There are still unresolved questions, such as the different  properties/attributes (A wall should have a height, width, height, what  happens if you suddenly turn it into a roof), but there is a very  interesting pull request  coming, which starts addressing this aspect, with a completely dynamic  model, where the FreeCAD properties of Arch/BIM objects can change on  the fly.

Of course, we are here speaking of the inner, "core" module (Arch,  currently), not necessarily what the user would see. I believe that for  user-friendliness, we still need a wall button, a column button, etc...  That's exactly where the separation between a "core" module (Arch) and a  more "user-friendly" module layered on top of it (BIM) becomes  interesting.

References with shapes off

The Reference  tool gained a new ability, which begins to turn it into something  really interesting and flexible. Up to now, when you created a reference  object, the shape of the object you were referencing would be stored  into the host file too. This is the standard way of working of FreeCAD:  Shapes are stored into the file, so when you open a file, parametric  objects don't need to be recalculated, they just take the shape that was  stored. Otherwise loading times would quickly explode.

Now, you have the option to drop the shape when turning the  visibility of a reference object off. It provokes an additional loading  time every time you turn it back on, but it drastically reduces the file  size and initial file load time. And there is no limit anymore on the  quantity and complexity of referenced models, as long as you don't turn  them all on at the same time. That is, until we implement the next step,  the ability to use a "lightweight" version instead of the full shape...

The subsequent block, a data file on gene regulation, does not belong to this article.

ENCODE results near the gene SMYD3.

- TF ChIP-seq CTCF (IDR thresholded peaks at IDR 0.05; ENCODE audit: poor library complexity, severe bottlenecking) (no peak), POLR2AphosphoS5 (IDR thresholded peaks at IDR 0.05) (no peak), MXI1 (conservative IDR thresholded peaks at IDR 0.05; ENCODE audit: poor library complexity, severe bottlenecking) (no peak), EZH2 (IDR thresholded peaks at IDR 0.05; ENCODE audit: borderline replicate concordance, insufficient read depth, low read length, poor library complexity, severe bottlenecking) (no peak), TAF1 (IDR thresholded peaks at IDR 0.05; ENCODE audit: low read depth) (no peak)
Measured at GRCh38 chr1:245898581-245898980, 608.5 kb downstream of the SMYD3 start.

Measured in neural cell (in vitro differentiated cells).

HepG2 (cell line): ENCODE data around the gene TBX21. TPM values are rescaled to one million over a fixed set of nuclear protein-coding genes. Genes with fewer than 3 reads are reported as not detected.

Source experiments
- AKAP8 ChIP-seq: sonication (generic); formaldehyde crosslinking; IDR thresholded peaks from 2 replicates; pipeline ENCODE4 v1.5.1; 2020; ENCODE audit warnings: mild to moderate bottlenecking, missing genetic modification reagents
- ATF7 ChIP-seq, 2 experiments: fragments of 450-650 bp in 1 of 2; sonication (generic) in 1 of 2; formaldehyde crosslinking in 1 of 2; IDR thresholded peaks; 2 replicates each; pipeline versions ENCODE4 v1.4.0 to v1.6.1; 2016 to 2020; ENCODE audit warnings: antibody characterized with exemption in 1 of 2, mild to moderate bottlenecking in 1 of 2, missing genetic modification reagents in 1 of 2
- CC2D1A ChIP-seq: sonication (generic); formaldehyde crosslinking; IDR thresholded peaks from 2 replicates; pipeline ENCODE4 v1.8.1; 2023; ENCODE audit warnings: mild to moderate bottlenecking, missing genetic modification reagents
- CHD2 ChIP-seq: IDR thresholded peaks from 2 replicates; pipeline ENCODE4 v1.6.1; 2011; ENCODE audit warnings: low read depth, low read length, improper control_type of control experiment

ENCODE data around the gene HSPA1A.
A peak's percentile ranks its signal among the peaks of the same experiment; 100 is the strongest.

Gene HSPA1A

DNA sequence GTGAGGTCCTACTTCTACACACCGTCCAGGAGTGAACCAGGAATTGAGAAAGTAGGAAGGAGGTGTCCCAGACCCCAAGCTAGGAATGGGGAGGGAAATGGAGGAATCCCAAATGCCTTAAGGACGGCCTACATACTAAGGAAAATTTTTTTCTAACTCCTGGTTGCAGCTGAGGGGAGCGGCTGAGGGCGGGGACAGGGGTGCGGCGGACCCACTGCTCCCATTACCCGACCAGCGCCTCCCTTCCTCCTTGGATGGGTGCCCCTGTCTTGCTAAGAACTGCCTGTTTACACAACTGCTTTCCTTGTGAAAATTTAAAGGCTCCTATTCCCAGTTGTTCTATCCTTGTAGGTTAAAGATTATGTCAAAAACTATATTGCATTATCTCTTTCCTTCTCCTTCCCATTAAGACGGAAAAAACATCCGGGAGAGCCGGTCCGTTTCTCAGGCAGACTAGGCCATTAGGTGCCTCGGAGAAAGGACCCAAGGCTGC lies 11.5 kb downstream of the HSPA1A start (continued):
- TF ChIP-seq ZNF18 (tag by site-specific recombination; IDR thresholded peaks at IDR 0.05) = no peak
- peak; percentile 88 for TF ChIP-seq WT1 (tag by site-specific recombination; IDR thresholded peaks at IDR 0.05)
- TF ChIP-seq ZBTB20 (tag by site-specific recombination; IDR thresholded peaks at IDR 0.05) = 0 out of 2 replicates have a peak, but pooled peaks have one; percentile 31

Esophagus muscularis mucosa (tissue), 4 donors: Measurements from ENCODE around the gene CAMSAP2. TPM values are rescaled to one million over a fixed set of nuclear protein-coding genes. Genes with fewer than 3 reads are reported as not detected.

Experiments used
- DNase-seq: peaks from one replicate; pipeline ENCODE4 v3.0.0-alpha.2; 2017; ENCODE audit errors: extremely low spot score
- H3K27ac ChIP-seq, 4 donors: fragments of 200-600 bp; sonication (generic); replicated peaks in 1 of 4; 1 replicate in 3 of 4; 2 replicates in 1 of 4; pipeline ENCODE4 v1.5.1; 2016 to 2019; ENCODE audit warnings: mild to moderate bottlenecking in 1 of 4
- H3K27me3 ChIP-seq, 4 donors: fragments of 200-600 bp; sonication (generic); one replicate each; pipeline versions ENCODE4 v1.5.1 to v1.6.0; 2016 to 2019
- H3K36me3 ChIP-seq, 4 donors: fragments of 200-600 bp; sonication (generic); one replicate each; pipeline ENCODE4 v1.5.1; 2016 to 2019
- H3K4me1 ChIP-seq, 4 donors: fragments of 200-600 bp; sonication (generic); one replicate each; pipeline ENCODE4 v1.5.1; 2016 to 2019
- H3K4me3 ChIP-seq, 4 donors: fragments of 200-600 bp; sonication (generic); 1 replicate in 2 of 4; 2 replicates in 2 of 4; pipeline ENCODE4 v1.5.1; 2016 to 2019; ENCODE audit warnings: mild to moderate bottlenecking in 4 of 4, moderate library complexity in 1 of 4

Clean trash

By right-clicking the BIM trash (that gets created when you use the  "Send to trash" right-click command in the BIM workbench), you now have a  new "Clean trash" option, which deletes all its objects that are not  used anymore by any other. Objects that are still in use are not  deleted. (You can do so simply by deleting the Trash, if you absolutely  want)

Defaults: Turntable, thumbnails

When using the BIM Setup  dialog, a couple more defaults are now set: File thumbnails are turned  on, and the orbit mode of the FreeCAD 3D view is set to Turntable, which  is how it works in all other BIM apps. Many people not used to other 3D  modelling apps didn't realise the default Trackball mode could be  changed...

Ungroup, select group contents

Two more options were added when right-clicking an element in the tree: Ungroup, if you right-click an object that is inside a group or Building Part, which will remove the object from its host, and Select group contents, if you right-click a group or Building Part.

Material manager context options

The new materials manager of the BIM workbench also gained some new  tools. There are two new buttons to automatically merge duplicated  materials (a same material name with 001, 002,... at the end), and to  delete all unused materials.

By right-clicking any material in the list, you can now also rename it, duplicate it, delete it, merge it with another one.

IFC Preflight tool

I am not sure this is a very good name yet, it can change... This new  tool allows to perform several tests on your model, for IFC  compatibility, such as verifying some IFC requirements, or checking that  the geometry of all your objects is valid, or checking specific things  that might give problems in other BIM applications (specially the  one-BIM-application-that-shouldn't-be-named...)

The idea of this tool is also to be very didactic, and give plenty of  information about how things should be done properly when working with  IFC.

Toolbars reorganization

I changed a bit the grouping of the toolbars and menus in the BIM workbench. It now works like this:

There are still visual inconsistencies there (icons that create  objects should all be yellow, icons that modify existing objects should  all be blue, etc) that we'll address on the way, but I think this is  much more logical. Tell us what you think!

Base movement discussion

We have another interesting discussion  about the behaviour of BIM objects based on another one, such as a 2D  baseline or profile. As you know, both the base object and the BIM  object have a Placement  property. When you move the BIM object, the placement of the BIM object  changes, but not the placement of the base object. This is logical, as  other objects might use the same base, that would change too if the base  was moved.